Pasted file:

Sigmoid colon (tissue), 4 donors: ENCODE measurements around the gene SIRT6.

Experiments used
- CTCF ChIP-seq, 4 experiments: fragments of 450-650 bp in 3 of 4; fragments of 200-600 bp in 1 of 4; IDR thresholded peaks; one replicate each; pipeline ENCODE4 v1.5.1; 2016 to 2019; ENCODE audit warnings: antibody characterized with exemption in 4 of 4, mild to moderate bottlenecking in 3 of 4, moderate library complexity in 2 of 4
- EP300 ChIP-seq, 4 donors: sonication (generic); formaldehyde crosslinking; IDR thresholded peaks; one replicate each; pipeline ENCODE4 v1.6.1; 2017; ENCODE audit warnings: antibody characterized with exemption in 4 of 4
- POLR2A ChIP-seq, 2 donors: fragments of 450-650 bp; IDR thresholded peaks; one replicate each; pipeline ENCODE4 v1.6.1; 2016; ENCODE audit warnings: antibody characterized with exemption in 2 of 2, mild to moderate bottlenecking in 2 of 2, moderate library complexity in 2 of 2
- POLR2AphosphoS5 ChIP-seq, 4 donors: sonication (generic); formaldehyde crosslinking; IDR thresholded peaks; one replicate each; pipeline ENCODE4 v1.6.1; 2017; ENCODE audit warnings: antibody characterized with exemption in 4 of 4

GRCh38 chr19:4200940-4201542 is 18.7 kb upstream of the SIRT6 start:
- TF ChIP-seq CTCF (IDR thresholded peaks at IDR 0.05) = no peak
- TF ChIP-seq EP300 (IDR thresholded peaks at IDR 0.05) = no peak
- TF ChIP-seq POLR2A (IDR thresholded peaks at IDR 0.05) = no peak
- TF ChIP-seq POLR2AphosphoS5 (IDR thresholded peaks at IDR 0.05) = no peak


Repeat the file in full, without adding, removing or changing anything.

Sigmoid colon (tissue), 4 donors: ENCODE measurements around the gene SIRT6.

Experiments used
- CTCF ChIP-seq, 4 experiments: fragments of 450-650 bp in 3 of 4; fragments of 200-600 bp in 1 of 4; IDR thresholded peaks; one replicate each; pipeline ENCODE4 v1.5.1; 2016 to 2019; ENCODE audit warnings: antibody characterized with exemption in 4 of 4, mild to moderate bottlenecking in 3 of 4, moderate library complexity in 2 of 4
- EP300 ChIP-seq, 4 donors: sonication (generic); formaldehyde crosslinking; IDR thresholded peaks; one replicate each; pipeline ENCODE4 v1.6.1; 2017; ENCODE audit warnings: antibody characterized with exemption in 4 of 4
- POLR2A ChIP-seq, 2 donors: fragments of 450-650 bp; IDR thresholded peaks; one replicate each; pipeline ENCODE4 v1.6.1; 2016; ENCODE audit warnings: antibody characterized with exemption in 2 of 2, mild to moderate bottlenecking in 2 of 2, moderate library complexity in 2 of 2
- POLR2AphosphoS5 ChIP-seq, 4 donors: sonication (generic); formaldehyde crosslinking; IDR thresholded peaks; one replicate each; pipeline ENCODE4 v1.6.1; 2017; ENCODE audit warnings: antibody characterized with exemption in 4 of 4

GRCh38 chr19:4200940-4201542 is 18.7 kb upstream of the SIRT6 start:
- TF ChIP-seq CTCF (IDR thresholded peaks at IDR 0.05) = no peak
- TF ChIP-seq EP300 (IDR thresholded peaks at IDR 0.05) = no peak
- TF ChIP-seq POLR2A (IDR thresholded peaks at IDR 0.05) = no peak
- TF ChIP-seq POLR2AphosphoS5 (IDR thresholded peaks at IDR 0.05) = no peak